There’s some interesting research out this week from Nielsen Online, a website monitoring firm.
According to them, most people who join Twitter don’t stick around: they leave inside the first 30 days, never to return.
Twitter is undoubtedly the Internet phenomenon of 2009, thanks in part to celebrity twitterers Barack Obama, Stephen Fry and Jonathan Ross. But as 60% of people move on in such a short space of time, is it a case of ‘tweet today, gone tomorrow’?
It highlights a problem that Twitter has, and raises a question of the micro-blogging service, namely: What’s the point? This is certainly a view shared by other WebEden users after we announced WebEden had joined Twitter a couple of months ago.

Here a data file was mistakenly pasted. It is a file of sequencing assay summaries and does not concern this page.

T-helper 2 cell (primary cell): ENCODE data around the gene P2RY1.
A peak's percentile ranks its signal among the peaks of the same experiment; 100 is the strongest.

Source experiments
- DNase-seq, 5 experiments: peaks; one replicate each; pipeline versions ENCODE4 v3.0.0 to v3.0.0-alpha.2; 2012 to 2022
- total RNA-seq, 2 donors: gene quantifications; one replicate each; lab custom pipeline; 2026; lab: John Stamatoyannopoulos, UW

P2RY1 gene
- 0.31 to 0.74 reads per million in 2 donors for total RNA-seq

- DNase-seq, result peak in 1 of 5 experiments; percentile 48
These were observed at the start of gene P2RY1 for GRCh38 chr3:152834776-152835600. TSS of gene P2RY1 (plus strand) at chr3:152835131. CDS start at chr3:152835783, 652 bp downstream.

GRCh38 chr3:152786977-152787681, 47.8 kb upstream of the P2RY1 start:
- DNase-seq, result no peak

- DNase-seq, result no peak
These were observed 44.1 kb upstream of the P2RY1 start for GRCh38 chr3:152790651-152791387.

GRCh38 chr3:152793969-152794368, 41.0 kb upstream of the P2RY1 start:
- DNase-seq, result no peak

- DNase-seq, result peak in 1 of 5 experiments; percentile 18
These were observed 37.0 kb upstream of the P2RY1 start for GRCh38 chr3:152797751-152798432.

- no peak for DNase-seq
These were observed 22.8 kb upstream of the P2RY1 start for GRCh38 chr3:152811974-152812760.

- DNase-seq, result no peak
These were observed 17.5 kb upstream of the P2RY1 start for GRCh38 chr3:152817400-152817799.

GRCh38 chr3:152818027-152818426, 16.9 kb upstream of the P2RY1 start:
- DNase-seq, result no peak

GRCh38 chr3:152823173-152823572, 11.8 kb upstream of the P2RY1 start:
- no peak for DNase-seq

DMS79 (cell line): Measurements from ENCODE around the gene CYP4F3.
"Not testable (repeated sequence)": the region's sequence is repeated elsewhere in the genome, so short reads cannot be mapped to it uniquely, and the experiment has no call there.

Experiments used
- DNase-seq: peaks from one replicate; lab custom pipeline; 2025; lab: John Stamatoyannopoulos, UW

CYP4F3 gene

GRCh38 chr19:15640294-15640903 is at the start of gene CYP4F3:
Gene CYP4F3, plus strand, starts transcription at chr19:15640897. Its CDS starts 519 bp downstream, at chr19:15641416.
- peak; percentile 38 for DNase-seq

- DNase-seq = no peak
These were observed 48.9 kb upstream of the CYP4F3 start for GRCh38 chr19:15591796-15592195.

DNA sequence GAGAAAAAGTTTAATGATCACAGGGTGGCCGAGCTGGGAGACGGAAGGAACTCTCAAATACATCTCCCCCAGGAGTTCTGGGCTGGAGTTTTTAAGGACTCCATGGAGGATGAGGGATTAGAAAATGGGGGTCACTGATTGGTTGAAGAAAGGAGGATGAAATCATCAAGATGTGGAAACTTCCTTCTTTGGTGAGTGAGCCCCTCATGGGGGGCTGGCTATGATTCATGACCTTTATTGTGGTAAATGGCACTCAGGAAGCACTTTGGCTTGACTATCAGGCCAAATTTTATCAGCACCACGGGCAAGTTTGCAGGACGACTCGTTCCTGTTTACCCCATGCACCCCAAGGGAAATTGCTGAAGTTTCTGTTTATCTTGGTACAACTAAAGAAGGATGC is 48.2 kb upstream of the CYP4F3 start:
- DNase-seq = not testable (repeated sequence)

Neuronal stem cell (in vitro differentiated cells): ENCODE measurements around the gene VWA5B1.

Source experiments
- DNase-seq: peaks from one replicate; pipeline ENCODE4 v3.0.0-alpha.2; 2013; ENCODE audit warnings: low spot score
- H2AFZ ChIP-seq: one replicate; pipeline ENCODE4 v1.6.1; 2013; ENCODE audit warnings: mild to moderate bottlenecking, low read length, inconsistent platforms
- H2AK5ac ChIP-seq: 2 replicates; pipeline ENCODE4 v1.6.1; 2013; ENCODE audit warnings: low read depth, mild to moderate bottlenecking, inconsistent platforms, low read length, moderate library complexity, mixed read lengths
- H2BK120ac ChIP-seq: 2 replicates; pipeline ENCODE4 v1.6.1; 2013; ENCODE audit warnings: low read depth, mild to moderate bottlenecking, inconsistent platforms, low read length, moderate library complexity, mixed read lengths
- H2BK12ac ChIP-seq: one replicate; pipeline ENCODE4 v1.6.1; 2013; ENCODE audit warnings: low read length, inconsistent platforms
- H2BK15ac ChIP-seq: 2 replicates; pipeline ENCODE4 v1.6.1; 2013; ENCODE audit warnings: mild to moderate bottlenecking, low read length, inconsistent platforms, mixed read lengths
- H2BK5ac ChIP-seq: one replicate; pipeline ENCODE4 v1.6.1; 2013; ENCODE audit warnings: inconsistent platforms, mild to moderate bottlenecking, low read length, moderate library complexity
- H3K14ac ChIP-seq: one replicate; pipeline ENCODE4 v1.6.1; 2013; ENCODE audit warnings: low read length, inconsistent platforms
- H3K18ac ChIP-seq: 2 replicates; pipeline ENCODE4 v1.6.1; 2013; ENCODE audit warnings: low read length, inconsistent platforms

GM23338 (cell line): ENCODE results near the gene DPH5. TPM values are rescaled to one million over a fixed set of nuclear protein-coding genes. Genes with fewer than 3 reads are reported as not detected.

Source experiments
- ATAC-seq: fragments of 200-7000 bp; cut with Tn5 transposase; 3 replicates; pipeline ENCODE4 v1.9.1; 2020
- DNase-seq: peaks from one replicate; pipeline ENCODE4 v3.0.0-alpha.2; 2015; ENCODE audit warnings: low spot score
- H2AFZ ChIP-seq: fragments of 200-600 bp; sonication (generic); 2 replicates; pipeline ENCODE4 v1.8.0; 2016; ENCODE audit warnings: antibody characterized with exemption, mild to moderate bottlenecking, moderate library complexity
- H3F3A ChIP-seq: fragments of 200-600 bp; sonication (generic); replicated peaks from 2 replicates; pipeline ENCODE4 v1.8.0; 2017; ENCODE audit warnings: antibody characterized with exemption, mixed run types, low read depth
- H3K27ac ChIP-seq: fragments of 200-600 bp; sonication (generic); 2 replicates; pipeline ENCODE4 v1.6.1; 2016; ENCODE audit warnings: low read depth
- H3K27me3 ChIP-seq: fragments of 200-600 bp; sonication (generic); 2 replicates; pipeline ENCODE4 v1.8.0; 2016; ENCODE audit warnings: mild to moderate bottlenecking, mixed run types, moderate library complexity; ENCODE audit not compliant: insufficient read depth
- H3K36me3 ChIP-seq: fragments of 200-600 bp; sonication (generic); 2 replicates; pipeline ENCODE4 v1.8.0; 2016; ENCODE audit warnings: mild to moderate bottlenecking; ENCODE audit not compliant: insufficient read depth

“Twitter faces an uphill battle in making sure these flocks of new users are enticed to return to the nest.” said David Martin of Nielsen Online.
However there may be light at the end of the twunnel (!) The retention rate for those people who are coming back the following month is actually going up – from 30% to 40%. That’s still way down on the 70% enjoyed by services like Facebook and Myspace, but its going in the right direction.
“To be clear, a high retention rate doesn’t guarantee a massive audience, but it is a prerequisite. There simply aren’t enough new users to make up for defecting ones after a certain point,” Martin added.
For our part, Twitter seems like a great service if you are a complete fan of someone, a band or a company, and you want to have a personalised dialogue with them. But as far as we can see, Twitter is just being jumped on by companies looking for a cheap way to reach new customers. And there’s an awful lot of tweeting going on, but is anyone actually reading those tweets?
If you fancy getting involved you can always follow WebEden on twitter.
Do you see any point? Leave us a comment below.